Asarum canadense sun tolerance

Thu, 07 Feb 2019 14:10:34 PST
This from a UK site that sells it as a ground cover:
Asarum canadense – Wild Ginger. (Asarum acuminatum) A lovely little
spreader for shade. The kidney shaped leaves are a fresh apple green and
covered in minute hairs, giving the surface a silky sheen. One of the most
adaptable and tolerant of the Asarum, tolerating drought, moist sites and
alkalinity with equal ease. Deciduous and very hardy.

This from "Plants of Coastal British Columbia" the absolutely BEST
reference for wild plants as well as ethno-botany of the coast from Oregon
to Alaska:
Asarum canadense/Asarum caudatum - wild ginger, ecology notes -- rich
bottomlands, moist, shaded forests, frequently in thick leaf mould that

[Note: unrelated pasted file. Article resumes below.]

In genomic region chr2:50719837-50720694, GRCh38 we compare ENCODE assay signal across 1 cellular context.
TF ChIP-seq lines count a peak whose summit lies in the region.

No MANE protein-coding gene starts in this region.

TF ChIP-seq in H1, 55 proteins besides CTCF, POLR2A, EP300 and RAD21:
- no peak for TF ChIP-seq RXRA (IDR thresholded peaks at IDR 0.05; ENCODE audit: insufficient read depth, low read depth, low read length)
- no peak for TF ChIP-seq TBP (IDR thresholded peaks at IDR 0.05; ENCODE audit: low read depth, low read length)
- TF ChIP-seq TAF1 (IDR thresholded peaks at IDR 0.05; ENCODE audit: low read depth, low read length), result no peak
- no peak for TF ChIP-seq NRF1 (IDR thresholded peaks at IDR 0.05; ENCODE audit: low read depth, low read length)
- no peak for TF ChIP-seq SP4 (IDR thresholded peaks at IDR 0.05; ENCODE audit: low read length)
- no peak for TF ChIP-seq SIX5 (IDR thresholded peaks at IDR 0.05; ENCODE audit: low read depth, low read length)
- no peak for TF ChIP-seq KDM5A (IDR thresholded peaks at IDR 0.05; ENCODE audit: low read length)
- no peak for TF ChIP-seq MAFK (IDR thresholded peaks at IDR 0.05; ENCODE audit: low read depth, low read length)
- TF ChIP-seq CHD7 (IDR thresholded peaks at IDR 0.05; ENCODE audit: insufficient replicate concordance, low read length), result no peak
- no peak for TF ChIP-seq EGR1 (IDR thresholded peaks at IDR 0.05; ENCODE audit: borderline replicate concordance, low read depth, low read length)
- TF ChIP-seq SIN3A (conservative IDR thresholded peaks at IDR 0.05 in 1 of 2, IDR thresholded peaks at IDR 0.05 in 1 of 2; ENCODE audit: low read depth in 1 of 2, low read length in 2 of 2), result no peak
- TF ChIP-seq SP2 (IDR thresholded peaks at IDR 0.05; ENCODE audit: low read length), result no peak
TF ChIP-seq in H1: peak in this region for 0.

partly hides the flowers; common at low to middle elevations.

The real key seems to be moisture at ground level, and leaf mould or moss.
In my many forest walks I've stands of it in both sun and deep shade, or in
the sunny verges at the edge of conifer stands, so sun part of the day. BUT
it ALWAYS has moist feet, never bare soil, and always grows up through a
mossy or leaf-littered/conifer needle-littered ground.
Jo-Ann Canning
Vancouver Island

On Thu, 7 Feb 2019 at 12:49, Dennis Kramb <> wrote:

> Near my property line I have cultivated a lovely and large patch of Asarum
> canadense in the shade of my neighbors pine trees.  The first plants
> originally appeared all on their own about twenty years ago.
> New neighbors have seen fit to chop all those trees down last week (at the
> peak of the polar vortex no less). So now the plants are in full sun.
> Is a shade screen necessary for them to survive?
> Dennis in Cincinnati
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